In the second round of the MLB draft on Thursday, the Mets passed on Stanford outfielder Austin Wilson. Wilson would have been a risky selection, but he also had a very high upside. Instead the Mets drafted high school pitcher Andrew Church. Church could turn out to be solid pick in the future, but I feel the Mets made a mistake passing on Wilson.
Austin Wilson is an extremely talented outfielder, and he had one of the highest ceilings in this year’s draft class. Wilson was considered a consensus first round pick leading up to the draft. He stands at 6’5” 245 pounds, he possesses great power, and he also has a very strong throwing arm. He even has decent speed for a man his size. However, Wilson also carried a lot of risk because of concerns over his swing.
Wilson went to college at Stanford, which has a poor reputation for developing hitters. Many scouts criticize Stanford for their hitting approach, which encourages contact and line drives over home runs. Analysts say it may take a long time for him adjust his swing, and it is uncertain if he could ever fulfill his power potential.
Despite the concerns over Wilson’s swing, I believe the Mets still should have selected Wilson in the second round. Since there are so many second round picks that never even reach the majors, every player available in that spot carried a lot of risk as well. So, my argument is, why not draft the player who had the highest upside? Wilson undoubtedly had the highest upside of any player available. Wilson also would have been a good fit for the system. The Mets desperately need a right handed outfielder with power, and that is exactly what Wilson will be if he fulfills his potential.
While Wilson’s swing is concerning, how big of a concern is it? I’ve decided to research the Stanford hitting philosophy further. According to Stanford’s associate head Coach Dean Stotz, there is a misconception about Stanford’s hitting philosophy.
“We don’t have one hitting philosophy, or a cookie-cutter approach,” Stotz said. “We do encourage our hitters to use the middle of the field. We try to get them to stay on balance. We have a lot of confidence in our strength and conditioning program, and we try to get strong.”
“But we’ve had a lot of different hitters do it a lot of different ways. Carlos (Quentin) tinkered, and his junior year, he hit about the way he does now. Garko was all spread out and used his strength.”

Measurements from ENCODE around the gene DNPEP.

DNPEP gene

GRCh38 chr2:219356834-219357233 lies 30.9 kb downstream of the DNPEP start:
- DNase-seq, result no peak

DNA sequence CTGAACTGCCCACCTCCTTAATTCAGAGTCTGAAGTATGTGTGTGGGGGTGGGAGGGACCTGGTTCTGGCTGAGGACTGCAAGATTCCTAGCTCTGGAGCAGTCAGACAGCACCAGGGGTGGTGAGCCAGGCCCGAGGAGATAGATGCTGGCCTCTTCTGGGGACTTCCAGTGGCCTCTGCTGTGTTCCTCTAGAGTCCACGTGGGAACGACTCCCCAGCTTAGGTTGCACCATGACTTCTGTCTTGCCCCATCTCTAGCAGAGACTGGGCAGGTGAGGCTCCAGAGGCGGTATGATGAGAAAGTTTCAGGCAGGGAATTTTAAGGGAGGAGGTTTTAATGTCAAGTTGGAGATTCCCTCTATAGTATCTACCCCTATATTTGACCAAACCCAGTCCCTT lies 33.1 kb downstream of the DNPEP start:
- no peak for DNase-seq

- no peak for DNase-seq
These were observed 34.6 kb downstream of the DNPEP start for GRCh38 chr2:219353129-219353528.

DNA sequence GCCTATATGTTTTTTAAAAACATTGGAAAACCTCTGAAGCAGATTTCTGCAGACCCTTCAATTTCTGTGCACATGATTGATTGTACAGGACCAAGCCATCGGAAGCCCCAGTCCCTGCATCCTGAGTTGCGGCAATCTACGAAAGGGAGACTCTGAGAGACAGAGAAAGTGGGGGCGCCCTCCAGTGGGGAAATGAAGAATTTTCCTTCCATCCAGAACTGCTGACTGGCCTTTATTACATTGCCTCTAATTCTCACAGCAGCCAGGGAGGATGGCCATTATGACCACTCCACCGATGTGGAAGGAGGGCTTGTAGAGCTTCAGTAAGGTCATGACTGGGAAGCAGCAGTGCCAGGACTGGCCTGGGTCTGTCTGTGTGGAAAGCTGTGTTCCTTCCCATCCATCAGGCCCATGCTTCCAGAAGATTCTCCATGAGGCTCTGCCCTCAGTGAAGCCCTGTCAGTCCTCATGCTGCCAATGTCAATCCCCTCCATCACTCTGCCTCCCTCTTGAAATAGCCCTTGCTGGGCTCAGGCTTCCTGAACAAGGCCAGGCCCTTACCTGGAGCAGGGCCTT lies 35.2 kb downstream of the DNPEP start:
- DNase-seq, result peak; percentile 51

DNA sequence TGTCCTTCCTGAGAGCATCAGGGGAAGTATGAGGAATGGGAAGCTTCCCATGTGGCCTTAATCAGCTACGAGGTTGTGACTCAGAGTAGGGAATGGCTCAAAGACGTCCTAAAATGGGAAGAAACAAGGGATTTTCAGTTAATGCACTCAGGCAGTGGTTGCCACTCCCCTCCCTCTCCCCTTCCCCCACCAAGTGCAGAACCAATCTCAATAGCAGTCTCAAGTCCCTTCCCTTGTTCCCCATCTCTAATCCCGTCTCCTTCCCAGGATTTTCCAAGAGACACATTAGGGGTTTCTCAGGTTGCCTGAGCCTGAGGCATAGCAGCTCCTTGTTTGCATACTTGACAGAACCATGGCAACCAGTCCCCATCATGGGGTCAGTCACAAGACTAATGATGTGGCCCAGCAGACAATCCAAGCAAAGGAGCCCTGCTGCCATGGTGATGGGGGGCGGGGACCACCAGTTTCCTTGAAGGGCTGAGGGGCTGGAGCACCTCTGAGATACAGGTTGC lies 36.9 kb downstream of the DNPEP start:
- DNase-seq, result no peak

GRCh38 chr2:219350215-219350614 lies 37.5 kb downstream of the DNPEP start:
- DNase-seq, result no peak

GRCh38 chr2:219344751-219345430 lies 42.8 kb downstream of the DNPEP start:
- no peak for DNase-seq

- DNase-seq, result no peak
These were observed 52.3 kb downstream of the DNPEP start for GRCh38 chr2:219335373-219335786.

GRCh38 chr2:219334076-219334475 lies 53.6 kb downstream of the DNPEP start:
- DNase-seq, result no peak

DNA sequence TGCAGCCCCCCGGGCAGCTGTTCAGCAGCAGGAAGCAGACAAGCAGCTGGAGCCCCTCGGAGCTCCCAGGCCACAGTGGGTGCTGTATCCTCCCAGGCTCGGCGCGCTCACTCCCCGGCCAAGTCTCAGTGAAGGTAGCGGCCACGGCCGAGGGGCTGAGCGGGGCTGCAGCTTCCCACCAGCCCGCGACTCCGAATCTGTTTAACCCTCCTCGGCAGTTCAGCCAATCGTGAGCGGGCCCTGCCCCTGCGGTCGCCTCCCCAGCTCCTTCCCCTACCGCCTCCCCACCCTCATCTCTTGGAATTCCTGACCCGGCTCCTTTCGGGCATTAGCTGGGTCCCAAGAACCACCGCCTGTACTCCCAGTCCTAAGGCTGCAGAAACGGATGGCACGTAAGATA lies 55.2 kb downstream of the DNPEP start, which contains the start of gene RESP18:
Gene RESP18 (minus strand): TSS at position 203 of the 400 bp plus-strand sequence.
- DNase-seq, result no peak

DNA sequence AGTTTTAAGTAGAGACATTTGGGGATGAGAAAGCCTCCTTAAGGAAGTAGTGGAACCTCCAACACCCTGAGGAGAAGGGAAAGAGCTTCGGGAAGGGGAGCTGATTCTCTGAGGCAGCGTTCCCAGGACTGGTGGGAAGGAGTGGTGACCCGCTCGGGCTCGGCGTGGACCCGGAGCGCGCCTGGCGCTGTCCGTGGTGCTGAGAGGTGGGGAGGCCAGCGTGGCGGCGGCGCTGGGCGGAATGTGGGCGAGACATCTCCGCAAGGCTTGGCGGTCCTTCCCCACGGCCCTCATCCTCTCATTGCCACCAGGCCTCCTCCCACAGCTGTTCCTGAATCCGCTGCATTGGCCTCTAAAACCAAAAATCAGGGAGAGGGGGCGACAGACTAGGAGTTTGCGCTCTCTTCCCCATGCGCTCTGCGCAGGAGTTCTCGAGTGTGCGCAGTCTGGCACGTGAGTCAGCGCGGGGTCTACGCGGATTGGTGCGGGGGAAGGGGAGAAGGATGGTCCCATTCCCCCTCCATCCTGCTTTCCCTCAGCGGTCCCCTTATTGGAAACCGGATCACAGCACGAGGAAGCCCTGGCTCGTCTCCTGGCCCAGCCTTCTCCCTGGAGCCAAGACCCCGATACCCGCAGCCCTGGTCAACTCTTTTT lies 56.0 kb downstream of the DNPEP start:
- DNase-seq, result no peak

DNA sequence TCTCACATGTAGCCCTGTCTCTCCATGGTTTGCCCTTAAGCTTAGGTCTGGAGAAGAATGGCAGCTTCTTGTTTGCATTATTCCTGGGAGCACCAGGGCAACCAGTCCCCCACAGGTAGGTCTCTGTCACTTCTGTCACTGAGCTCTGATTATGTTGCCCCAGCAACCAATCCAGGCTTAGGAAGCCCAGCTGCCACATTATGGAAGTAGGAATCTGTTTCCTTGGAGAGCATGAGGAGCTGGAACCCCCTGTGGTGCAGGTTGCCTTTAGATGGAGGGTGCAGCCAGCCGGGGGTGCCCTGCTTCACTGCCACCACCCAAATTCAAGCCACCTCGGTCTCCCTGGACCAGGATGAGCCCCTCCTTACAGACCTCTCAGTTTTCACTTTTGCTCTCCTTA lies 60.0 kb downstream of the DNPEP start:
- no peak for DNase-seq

He goes onto to say:
“Mark does not clone people,” Stotz said of his boss, whom the players all just call Nine. “We’ve been here long enough that we know what we’ve got; we’re confident enough in who we are that we don’t have to do that. Tyler Gaffney has an ugly swing, but it works for him. Sean Ratliff (now in the Mets system) had an almost Japanese approach. Piscotty and Ragira are low-maintenance guys, though. They understand what the ball’s telling them. That’s what we want out of our hitters; the flight of the ball after they hit it tells them what they are doing right.”
Despite the criticisms of their hitting philosophy, there are some notable major league hitters that played at Stanford. They include, Carlos Quentin, Jed Lowrie, John Mayberry Jr, Jason Castro and Ryan Garko. For a player’s perspective, here’s what Astros’s starting catcher Jason Castro had to say when asked about Stanford’s hitting philosophy:
“A lot of the things that they teach are to get on top of the ball, and to hit the ball hard on a line and not try to worry about home runs, and things like that; those things will come. They’re also big on getting your foot down early, making sure you’re seeing pitches, and making sure you’re balanced. Definitely coming into pro ball now, and seeing guys that throw a little harder on a daily basis, those types of things have kind of helped me in the transition from college baseball to professional.”
Jason Castro is currently hitting .271, with 8 homeruns and 20 RBI. Castro also has the 4th highest slugging percentage among major league catchers.
So, the Stanford hitting philosophy certainly hasn’t hindered Castro’s career, and it also hasn’t hindered the career of Padres slugger Carlos Quentin. Quentin is a two time all-star, and he has smashed 144 home runs during his major league career.
If those players can have success despite going to Stanford, then why can’t Wilson? It is true that Wilson is a risk and he will have to make adjustments. However, in the second round I feel the reward outweighed the risk. In my opinion, the Mets missed a great opportunity to draft potential impact hitter at a great value.